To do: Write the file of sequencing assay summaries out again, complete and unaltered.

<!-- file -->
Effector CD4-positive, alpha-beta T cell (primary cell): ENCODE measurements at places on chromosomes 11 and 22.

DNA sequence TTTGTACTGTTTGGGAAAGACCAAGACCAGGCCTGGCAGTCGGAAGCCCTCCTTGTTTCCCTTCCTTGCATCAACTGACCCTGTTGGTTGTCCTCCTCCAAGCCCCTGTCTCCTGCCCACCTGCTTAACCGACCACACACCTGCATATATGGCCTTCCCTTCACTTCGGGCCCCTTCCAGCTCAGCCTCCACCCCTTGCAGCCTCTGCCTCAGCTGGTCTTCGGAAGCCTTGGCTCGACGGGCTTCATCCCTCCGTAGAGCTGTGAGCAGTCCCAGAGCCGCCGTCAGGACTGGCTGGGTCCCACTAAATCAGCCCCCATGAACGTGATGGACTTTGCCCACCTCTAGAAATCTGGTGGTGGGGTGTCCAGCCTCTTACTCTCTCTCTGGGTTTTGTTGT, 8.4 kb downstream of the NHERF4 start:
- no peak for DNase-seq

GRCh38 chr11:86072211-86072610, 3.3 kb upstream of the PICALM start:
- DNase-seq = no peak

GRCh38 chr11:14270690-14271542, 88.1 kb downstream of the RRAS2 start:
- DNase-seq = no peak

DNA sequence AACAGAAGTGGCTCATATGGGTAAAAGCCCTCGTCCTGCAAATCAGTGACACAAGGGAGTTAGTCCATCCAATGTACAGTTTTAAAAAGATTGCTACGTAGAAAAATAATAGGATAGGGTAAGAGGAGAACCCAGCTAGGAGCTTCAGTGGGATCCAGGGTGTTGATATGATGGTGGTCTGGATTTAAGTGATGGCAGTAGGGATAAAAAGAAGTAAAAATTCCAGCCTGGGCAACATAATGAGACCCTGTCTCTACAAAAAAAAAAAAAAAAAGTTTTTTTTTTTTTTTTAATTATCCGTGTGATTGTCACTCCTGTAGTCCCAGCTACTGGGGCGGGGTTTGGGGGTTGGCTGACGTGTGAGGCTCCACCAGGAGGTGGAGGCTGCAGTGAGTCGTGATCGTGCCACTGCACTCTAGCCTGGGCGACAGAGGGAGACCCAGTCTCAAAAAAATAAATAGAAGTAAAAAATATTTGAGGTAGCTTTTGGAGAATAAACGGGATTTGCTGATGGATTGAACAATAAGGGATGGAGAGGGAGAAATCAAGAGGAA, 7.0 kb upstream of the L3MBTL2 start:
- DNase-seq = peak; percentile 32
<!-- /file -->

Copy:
Effector CD4-positive, alpha-beta T cell (primary cell): ENCODE measurements at places on chromosomes 11 and 22.

DNA sequence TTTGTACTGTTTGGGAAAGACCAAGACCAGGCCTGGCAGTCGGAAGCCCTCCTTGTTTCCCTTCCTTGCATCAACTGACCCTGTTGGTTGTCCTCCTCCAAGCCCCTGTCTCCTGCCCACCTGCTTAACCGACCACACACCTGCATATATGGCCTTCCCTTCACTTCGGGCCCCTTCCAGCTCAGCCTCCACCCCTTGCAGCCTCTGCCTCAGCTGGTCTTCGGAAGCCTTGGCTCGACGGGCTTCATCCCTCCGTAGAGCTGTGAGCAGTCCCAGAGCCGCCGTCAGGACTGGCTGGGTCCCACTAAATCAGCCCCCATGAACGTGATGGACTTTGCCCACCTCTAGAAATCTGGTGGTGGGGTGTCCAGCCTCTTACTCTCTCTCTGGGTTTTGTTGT, 8.4 kb downstream of the NHERF4 start:
- no peak for DNase-seq

GRCh38 chr11:86072211-86072610, 3.3 kb upstream of the PICALM start:
- DNase-seq = no peak

GRCh38 chr11:14270690-14271542, 88.1 kb downstream of the RRAS2 start:
- DNase-seq = no peak

DNA sequence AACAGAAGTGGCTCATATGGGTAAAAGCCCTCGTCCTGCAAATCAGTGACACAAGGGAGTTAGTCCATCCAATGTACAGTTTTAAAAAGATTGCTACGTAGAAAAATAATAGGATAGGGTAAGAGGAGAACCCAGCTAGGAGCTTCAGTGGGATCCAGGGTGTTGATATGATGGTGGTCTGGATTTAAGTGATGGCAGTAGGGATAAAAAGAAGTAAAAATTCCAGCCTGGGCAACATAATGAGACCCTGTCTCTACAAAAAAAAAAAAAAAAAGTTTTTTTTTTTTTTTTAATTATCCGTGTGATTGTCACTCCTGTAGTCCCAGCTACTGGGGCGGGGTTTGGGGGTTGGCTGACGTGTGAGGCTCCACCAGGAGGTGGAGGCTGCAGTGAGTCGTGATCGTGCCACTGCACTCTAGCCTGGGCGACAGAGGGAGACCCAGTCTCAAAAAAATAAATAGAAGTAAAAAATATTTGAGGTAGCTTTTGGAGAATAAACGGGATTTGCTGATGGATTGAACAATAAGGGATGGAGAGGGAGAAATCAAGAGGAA, 7.0 kb upstream of the L3MBTL2 start:
- DNase-seq = peak; percentile 32